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A Paired-Samples t-Test compares the means between two related groups, such as comparing the difference between pre-intervention and post-intervention test results.

It is considered a parametric test and is only suitable for parametric data. To check if your data is parametric, please check out the dedicated guide: **Parametric or Not Guide (PDF)**

If your data is non-parametric you should consider using a **Wilcoxon Test**.

This is used for when the data is structured using a grouping variable. A grouping variable is a categorical variable indicating which scores belong to different groups.

Data:

The first argument entered in the t.test() function is a formula that takes the following structure:

dependent variable ~ independent variable

The second argument is the data frame.

The third argument needs to be “paired = TRUE”. The t.test() function runs an independent-samples t-test by default, this is why we need to specify the option in order for it to run a paired-samples t-test.

`t.test(test_score ~ test_time, before_after1, paired = TRUE)`

```
##
## Paired t-test
##
## data: test_score by test_time
## t = -2.5965, df = 19, p-value = 0.01772
## alternative hypothesis: true mean difference is not equal to 0
## 95 percent confidence interval:
## -7.7662346 -0.8337654
## sample estimates:
## mean difference
## -4.3
```

This method is used when your data is structured into two separate variables. Both of your variables should be numeric.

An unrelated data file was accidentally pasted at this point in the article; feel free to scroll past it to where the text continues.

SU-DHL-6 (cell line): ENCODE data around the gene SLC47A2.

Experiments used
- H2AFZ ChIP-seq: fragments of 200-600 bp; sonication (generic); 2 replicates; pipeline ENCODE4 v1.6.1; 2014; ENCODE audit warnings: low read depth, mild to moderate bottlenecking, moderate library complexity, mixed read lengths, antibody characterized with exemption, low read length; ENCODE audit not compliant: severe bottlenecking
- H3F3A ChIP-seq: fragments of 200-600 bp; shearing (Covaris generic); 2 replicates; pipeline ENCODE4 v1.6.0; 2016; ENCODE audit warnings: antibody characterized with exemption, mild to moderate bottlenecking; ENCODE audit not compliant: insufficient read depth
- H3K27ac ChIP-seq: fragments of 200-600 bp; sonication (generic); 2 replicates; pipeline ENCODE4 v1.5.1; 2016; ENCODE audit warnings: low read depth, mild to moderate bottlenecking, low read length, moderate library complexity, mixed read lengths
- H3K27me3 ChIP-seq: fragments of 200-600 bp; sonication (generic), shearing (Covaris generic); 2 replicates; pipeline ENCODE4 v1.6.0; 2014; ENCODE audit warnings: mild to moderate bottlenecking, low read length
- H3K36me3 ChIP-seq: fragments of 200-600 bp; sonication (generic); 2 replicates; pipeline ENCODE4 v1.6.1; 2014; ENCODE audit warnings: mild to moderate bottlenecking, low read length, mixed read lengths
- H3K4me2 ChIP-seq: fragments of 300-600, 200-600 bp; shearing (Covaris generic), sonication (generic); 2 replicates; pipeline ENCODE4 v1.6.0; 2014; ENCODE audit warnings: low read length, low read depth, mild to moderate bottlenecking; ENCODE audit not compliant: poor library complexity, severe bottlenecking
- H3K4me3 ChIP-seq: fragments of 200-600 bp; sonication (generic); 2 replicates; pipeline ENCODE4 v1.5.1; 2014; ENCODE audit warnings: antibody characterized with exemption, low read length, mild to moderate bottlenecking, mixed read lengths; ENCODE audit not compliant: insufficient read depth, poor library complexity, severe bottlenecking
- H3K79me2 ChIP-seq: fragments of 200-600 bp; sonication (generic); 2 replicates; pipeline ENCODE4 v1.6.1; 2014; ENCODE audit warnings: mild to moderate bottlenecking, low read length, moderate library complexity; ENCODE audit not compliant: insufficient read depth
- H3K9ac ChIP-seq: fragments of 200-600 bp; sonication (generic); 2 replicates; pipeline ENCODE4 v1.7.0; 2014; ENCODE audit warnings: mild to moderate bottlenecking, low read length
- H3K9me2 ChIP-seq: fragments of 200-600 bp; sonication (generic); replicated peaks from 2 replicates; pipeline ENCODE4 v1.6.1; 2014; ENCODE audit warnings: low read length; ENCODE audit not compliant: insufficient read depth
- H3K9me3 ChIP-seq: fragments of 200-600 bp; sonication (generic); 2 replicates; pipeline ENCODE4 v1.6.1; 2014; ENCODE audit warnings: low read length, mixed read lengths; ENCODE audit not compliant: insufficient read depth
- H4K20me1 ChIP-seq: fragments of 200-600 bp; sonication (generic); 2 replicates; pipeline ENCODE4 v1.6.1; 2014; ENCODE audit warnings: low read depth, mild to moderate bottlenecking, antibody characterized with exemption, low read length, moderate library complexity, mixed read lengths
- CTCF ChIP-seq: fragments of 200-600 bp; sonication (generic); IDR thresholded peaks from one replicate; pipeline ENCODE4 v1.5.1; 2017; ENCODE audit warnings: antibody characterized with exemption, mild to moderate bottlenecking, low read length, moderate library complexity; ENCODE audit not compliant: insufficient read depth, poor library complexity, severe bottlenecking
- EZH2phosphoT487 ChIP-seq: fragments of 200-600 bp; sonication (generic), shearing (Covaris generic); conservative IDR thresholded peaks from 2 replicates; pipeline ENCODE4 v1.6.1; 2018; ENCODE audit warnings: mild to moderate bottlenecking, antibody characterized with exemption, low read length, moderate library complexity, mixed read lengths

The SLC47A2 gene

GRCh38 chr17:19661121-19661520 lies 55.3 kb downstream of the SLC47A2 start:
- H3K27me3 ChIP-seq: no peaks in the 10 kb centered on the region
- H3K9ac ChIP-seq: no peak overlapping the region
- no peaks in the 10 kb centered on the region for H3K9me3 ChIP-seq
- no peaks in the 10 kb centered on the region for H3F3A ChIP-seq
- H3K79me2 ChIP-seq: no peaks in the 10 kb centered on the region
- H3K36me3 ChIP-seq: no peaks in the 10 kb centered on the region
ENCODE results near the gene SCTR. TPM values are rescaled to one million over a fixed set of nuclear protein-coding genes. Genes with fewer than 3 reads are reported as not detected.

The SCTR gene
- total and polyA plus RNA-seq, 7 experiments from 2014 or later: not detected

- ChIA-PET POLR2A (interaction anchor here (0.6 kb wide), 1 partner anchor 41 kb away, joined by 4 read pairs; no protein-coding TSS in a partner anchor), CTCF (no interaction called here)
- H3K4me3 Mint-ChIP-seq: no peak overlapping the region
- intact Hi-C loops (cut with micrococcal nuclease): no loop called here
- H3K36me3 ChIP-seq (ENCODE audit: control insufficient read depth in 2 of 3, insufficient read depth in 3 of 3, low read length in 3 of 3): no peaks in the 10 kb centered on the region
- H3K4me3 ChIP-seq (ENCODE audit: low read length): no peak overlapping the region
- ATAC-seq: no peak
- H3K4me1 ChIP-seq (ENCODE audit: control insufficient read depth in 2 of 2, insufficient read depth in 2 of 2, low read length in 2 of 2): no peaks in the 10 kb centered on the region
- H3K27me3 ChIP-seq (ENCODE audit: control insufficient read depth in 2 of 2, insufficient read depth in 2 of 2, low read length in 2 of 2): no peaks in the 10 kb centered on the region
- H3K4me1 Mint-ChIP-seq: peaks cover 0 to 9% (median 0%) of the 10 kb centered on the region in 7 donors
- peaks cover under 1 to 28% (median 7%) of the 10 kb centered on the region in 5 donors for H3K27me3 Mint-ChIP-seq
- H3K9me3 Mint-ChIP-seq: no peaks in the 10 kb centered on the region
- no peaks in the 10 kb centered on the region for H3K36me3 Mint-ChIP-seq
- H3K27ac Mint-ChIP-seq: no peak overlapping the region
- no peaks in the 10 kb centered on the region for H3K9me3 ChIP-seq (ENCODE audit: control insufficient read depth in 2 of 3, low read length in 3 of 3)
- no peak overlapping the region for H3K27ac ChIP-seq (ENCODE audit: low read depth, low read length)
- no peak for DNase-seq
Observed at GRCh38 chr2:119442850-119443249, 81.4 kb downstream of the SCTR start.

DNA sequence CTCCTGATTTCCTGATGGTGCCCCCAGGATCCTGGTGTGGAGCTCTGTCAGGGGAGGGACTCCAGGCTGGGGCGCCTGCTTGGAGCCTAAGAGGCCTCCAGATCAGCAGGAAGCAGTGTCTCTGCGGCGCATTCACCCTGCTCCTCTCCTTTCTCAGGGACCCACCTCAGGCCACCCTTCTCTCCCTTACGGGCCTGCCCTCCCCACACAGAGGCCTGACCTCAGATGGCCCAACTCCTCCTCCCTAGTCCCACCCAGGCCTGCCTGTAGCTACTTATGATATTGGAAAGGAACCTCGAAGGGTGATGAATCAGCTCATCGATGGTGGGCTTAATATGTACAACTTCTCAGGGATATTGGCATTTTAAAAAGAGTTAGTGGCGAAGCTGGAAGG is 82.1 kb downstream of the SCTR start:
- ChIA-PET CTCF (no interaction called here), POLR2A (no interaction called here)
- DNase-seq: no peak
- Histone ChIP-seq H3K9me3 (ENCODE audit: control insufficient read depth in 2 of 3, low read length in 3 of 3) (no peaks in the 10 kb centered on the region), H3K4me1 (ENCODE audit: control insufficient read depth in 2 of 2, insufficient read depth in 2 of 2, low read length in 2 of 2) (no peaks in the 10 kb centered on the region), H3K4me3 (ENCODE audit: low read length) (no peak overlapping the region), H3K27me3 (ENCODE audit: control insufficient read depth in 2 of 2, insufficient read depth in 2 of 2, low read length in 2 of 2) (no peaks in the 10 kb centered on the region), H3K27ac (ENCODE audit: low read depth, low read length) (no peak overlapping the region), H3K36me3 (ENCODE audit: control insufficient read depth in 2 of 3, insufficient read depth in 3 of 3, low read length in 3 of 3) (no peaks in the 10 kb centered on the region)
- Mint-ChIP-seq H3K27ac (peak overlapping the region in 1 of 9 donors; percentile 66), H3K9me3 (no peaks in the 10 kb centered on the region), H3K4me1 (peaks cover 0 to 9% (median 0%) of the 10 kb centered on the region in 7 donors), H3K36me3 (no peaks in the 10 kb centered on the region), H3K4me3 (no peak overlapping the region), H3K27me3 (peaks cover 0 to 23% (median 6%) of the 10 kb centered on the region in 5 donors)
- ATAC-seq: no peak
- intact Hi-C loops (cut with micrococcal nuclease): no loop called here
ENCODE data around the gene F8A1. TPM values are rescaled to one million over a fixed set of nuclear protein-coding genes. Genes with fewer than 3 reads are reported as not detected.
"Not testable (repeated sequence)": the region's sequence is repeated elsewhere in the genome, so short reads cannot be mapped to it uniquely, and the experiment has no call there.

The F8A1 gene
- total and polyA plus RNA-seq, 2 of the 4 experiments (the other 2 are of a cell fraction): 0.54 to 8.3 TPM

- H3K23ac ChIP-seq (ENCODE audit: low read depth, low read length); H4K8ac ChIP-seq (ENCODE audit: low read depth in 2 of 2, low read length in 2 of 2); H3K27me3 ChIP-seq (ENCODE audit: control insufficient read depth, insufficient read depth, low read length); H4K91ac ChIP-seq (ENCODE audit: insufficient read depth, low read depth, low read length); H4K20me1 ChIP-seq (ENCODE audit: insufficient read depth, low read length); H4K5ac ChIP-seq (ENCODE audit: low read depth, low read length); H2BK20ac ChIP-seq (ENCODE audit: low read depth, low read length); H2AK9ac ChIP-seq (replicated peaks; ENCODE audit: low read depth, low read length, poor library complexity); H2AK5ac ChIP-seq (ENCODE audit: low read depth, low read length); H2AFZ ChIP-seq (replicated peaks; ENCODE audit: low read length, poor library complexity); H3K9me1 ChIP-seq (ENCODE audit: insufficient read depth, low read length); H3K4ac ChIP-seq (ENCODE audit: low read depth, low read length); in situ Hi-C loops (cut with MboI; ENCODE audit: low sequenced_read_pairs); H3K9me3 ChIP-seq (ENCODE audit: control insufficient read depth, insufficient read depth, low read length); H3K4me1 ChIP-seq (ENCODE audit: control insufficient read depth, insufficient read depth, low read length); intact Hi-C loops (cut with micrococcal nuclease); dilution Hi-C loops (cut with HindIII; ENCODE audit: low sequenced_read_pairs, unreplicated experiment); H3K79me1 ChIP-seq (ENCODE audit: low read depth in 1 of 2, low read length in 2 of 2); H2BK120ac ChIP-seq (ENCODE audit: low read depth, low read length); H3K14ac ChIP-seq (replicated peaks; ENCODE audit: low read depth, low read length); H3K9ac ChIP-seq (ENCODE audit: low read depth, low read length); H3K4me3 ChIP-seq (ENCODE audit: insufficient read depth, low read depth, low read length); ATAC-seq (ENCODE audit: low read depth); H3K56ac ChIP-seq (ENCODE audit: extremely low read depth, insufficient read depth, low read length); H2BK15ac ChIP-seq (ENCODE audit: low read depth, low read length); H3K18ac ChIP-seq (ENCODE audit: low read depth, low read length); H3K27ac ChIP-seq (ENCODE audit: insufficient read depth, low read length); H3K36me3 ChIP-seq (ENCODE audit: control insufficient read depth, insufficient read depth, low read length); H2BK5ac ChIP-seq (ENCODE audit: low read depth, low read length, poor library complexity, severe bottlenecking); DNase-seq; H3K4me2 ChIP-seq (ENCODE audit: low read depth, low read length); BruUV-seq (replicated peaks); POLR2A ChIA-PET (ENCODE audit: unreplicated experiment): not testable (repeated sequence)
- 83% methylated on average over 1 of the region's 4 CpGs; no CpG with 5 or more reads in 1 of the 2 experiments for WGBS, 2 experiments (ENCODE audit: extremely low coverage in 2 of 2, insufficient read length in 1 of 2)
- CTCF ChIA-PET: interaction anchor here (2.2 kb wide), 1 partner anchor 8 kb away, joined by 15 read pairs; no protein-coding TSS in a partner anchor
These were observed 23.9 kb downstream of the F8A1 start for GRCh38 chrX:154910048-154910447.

Data:

Put both of your variables in the t.test() function in any order. The first variables will be subtracted from the second one in order to calculate the mean difference. If you have your variables stored in a data frame, use the following structure to indicate the variable: data_frame$variable_name

The third argument needs to be “paired = TRUE”. The t.test() function runs an independent-samples t-test by default, this is why we need to specify the option in order for it to run a paired-samples t-test.

`t.test(before_after2$before, before_after2$after, paired = TRUE)`

```
##
## Paired t-test
##
## data: before_after2$before and before_after2$after
## t = -2.5965, df = 19, p-value = 0.01772
## alternative hypothesis: true mean difference is not equal to 0
## 95 percent confidence interval:
## -7.7662346 -0.8337654
## sample estimates:
## mean difference
## -4.3
```

R will generate largely the same output for both formula and variables methods.

The results show the mean differece between the two conditions, but no means and standard deviations for each condition. As they are are commonly reported, please check our guide on **descriptive statistics**.

This table shows the specific test results including the t-statistic (t), the degrees of freedom (df) the two-tailed significance or p-value (Two-Sided p), and the 95% Confidence Interval (95% Confidence Interval of the Difference).

As both variables are measurements coming from the same sample at different times (repeated measures), we assume that the variances are equal by default.

*M* = 73.30, *SD* = 11.91) after the intervention than before (*M *= 69.00, *SD* = 6.64). A Paired-Samples t-Test indicated this difference, *d̄ =* 4.30, 95%*CI *[0.83, 7.77] was statistically significant, *t *(19) = 2.60, *p *= .018.

- Last Updated: Apr 12, 2024 5:49 PM
- URL: https://guides.library.lincoln.ac.uk/mash
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